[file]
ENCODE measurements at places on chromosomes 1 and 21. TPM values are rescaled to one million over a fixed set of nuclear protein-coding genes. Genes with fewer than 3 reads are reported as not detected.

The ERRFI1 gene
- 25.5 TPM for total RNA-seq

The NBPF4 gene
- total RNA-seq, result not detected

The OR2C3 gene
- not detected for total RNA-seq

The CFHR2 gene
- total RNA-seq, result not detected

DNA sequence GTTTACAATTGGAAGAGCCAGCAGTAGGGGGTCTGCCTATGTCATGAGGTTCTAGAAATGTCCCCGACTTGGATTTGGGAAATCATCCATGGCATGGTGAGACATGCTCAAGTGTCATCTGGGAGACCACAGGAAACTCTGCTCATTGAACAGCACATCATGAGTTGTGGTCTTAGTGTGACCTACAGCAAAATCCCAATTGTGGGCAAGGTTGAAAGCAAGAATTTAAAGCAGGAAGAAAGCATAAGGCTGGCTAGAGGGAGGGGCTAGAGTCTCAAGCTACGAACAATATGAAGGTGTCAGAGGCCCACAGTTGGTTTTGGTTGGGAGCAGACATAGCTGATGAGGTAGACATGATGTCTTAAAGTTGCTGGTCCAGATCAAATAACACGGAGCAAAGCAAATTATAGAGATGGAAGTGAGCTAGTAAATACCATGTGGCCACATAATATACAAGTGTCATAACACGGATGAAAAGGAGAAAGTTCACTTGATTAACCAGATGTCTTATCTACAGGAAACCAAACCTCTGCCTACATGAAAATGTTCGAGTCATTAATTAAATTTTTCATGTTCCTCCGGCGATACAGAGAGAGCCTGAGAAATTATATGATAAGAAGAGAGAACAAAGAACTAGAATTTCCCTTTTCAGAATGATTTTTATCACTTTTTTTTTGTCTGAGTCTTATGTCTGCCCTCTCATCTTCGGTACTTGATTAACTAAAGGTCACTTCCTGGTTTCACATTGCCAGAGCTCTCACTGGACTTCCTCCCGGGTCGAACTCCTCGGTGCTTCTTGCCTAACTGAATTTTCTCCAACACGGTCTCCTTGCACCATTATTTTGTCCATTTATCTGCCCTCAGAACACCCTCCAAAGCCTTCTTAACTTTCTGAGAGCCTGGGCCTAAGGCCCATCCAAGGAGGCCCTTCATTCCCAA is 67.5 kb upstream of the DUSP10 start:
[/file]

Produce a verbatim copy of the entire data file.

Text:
ENCODE measurements at places on chromosomes 1 and 21. TPM values are rescaled to one million over a fixed set of nuclear protein-coding genes. Genes with fewer than 3 reads are reported as not detected.

The ERRFI1 gene
- 25.5 TPM for total RNA-seq

The NBPF4 gene
- total RNA-seq, result not detected

The OR2C3 gene
- not detected for total RNA-seq

The CFHR2 gene
- total RNA-seq, result not detected

DNA sequence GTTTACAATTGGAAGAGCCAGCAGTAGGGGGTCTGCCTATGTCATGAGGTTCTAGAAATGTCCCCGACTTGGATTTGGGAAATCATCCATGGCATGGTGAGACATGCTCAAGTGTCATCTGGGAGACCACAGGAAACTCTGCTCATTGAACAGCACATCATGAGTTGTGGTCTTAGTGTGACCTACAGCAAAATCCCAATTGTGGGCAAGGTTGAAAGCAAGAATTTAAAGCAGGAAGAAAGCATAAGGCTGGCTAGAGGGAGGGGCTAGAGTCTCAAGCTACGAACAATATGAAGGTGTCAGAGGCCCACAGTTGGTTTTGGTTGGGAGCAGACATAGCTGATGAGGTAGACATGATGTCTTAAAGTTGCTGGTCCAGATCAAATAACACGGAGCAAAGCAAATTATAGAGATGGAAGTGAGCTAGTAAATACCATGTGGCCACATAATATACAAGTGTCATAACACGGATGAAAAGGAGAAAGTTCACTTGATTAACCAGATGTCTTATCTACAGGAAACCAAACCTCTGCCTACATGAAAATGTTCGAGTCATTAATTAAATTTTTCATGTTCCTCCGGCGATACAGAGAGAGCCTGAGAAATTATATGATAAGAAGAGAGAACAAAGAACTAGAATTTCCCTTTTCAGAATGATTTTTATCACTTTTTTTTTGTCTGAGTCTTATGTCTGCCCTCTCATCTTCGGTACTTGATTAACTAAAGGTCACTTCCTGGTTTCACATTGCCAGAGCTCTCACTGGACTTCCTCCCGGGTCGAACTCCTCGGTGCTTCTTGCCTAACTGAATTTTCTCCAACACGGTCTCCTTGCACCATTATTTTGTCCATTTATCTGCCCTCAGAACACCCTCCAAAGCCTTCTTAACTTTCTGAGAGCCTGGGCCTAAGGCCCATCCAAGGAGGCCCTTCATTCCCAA is 67.5 kb upstream of the DUSP10 start: